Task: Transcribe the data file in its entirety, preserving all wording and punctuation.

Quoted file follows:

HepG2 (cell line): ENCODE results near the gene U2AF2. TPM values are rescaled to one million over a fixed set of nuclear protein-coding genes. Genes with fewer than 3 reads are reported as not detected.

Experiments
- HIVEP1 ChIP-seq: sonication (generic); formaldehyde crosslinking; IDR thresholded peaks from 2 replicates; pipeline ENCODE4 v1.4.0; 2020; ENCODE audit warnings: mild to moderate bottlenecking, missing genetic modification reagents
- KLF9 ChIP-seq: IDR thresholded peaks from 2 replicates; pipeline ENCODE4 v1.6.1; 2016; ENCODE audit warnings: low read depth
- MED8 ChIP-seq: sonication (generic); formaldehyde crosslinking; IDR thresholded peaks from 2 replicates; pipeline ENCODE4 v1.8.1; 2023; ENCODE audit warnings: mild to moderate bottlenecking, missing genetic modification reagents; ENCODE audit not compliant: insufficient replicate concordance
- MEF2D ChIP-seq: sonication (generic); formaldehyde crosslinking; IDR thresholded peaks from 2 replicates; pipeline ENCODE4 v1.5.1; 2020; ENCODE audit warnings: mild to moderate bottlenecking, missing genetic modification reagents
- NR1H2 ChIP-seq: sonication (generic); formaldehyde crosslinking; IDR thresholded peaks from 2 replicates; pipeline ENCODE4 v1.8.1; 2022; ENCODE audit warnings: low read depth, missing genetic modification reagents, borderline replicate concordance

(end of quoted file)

HepG2 (cell line): ENCODE results near the gene U2AF2. TPM values are rescaled to one million over a fixed set of nuclear protein-coding genes. Genes with fewer than 3 reads are reported as not detected.

Experiments
- HIVEP1 ChIP-seq: sonication (generic); formaldehyde crosslinking; IDR thresholded peaks from 2 replicates; pipeline ENCODE4 v1.4.0; 2020; ENCODE audit warnings: mild to moderate bottlenecking, missing genetic modification reagents
- KLF9 ChIP-seq: IDR thresholded peaks from 2 replicates; pipeline ENCODE4 v1.6.1; 2016; ENCODE audit warnings: low read depth
- MED8 ChIP-seq: sonication (generic); formaldehyde crosslinking; IDR thresholded peaks from 2 replicates; pipeline ENCODE4 v1.8.1; 2023; ENCODE audit warnings: mild to moderate bottlenecking, missing genetic modification reagents; ENCODE audit not compliant: insufficient replicate concordance
- MEF2D ChIP-seq: sonication (generic); formaldehyde crosslinking; IDR thresholded peaks from 2 replicates; pipeline ENCODE4 v1.5.1; 2020; ENCODE audit warnings: mild to moderate bottlenecking, missing genetic modification reagents
- NR1H2 ChIP-seq: sonication (generic); formaldehyde crosslinking; IDR thresholded peaks from 2 replicates; pipeline ENCODE4 v1.8.1; 2022; ENCODE audit warnings: low read depth, missing genetic modification reagents, borderline replicate concordance